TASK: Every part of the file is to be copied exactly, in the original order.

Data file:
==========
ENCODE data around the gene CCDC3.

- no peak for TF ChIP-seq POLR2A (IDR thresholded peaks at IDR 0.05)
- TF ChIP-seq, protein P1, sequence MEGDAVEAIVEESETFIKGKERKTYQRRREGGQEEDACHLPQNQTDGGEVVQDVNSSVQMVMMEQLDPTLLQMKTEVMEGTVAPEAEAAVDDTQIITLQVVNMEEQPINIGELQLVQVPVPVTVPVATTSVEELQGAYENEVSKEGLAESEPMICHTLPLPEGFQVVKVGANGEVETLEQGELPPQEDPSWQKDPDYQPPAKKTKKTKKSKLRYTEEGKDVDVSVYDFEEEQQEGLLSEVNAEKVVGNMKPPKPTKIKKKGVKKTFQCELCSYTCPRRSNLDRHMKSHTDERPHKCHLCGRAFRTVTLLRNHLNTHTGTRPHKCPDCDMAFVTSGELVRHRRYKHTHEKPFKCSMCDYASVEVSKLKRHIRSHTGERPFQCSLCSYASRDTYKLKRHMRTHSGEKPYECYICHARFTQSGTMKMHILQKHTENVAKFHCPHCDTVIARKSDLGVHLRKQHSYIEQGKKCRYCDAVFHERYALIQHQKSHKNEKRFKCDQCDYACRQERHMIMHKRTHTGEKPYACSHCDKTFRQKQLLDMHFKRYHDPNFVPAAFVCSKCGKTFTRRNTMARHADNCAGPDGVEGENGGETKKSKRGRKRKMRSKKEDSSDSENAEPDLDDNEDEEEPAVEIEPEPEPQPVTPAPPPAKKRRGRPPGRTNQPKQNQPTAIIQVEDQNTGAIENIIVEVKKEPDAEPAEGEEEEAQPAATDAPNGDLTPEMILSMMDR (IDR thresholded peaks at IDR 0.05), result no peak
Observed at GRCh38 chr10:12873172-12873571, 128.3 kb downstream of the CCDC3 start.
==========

ENCODE data around the gene CCDC3.

- no peak for TF ChIP-seq POLR2A (IDR thresholded peaks at IDR 0.05)
- TF ChIP-seq, protein P1, sequence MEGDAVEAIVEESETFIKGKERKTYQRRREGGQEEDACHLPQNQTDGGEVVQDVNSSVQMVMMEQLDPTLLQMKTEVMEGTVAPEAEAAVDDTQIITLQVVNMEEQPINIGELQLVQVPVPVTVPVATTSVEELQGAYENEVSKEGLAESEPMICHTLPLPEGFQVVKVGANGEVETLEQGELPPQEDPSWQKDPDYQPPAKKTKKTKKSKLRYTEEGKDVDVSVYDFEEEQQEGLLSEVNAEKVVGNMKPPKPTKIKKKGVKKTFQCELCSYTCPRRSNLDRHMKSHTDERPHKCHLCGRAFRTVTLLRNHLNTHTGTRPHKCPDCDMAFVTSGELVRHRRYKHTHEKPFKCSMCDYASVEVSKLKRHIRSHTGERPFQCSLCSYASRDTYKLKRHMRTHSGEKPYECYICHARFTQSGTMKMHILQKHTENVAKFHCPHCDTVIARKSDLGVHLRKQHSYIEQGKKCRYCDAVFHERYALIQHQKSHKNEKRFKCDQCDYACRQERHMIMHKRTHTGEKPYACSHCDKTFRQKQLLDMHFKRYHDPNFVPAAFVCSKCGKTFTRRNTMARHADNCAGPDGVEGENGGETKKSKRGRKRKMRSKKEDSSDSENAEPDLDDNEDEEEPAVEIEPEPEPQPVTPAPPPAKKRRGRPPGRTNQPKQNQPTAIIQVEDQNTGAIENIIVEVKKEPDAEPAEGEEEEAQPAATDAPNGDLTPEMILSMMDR (IDR thresholded peaks at IDR 0.05), result no peak
Observed at GRCh38 chr10:12873172-12873571, 128.3 kb downstream of the CCDC3 start.